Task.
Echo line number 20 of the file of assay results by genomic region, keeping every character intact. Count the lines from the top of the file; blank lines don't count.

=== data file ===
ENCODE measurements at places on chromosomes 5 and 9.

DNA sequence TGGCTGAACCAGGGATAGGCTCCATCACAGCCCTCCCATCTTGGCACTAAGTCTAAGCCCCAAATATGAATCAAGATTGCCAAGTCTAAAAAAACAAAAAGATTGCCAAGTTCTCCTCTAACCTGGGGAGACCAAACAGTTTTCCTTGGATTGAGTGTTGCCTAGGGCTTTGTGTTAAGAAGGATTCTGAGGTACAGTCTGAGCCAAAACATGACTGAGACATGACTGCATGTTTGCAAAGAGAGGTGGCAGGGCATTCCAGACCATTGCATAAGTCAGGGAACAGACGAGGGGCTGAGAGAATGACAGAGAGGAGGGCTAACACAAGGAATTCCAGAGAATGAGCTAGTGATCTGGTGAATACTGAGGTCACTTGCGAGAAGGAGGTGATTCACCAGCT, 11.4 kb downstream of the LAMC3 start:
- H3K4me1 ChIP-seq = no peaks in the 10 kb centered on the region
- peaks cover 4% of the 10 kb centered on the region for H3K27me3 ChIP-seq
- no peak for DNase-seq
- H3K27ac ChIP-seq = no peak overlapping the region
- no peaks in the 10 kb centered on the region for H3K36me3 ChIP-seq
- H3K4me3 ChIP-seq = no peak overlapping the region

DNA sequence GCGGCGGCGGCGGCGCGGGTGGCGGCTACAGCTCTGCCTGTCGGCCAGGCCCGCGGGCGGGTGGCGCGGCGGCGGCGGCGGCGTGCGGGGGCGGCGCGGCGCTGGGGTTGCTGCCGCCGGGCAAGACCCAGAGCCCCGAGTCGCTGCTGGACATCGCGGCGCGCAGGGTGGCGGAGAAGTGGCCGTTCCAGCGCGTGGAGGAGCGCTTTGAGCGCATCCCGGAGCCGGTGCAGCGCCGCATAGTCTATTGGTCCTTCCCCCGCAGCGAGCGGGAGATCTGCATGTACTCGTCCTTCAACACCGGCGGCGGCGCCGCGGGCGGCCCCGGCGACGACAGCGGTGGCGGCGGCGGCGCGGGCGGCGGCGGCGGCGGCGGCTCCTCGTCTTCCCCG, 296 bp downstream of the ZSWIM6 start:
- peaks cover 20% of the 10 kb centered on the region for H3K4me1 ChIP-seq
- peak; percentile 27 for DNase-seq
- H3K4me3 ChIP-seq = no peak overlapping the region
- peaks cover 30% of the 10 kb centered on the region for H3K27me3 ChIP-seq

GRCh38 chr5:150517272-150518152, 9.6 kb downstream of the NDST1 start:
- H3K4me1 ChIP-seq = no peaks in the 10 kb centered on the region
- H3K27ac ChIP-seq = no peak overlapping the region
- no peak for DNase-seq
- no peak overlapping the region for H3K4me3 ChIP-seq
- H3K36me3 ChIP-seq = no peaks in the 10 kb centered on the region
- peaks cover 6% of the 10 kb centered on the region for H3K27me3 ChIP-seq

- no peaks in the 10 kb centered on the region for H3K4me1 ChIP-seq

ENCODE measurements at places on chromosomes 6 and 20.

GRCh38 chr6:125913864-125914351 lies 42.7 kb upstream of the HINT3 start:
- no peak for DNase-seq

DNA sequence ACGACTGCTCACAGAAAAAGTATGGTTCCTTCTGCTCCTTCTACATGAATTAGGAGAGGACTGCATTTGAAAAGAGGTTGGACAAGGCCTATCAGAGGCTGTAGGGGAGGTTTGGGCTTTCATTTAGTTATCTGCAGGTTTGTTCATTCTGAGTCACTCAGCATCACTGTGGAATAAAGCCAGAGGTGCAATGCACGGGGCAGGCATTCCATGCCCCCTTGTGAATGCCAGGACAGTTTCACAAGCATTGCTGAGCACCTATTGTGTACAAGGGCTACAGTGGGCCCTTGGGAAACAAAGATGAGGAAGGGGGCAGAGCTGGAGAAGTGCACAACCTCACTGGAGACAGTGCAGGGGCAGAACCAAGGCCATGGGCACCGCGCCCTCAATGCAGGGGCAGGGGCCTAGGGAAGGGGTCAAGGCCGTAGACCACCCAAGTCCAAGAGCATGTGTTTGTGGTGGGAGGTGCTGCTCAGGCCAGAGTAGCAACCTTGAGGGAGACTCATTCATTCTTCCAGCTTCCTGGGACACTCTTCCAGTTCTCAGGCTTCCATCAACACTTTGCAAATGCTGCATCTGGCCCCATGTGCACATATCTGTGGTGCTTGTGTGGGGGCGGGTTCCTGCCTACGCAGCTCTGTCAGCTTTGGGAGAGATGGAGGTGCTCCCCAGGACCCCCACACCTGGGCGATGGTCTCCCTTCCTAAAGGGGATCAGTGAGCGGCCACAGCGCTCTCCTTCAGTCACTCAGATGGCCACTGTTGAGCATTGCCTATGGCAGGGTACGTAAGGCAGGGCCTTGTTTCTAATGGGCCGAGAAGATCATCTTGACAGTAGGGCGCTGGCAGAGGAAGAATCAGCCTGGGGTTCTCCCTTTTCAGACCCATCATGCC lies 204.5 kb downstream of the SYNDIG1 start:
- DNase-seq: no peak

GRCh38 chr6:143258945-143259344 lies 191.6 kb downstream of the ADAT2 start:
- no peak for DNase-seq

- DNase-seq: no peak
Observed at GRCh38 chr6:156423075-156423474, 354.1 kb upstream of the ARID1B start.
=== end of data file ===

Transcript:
- peaks cover 6% of the 10 kb centered on the region for H3K27me3 ChIP-seq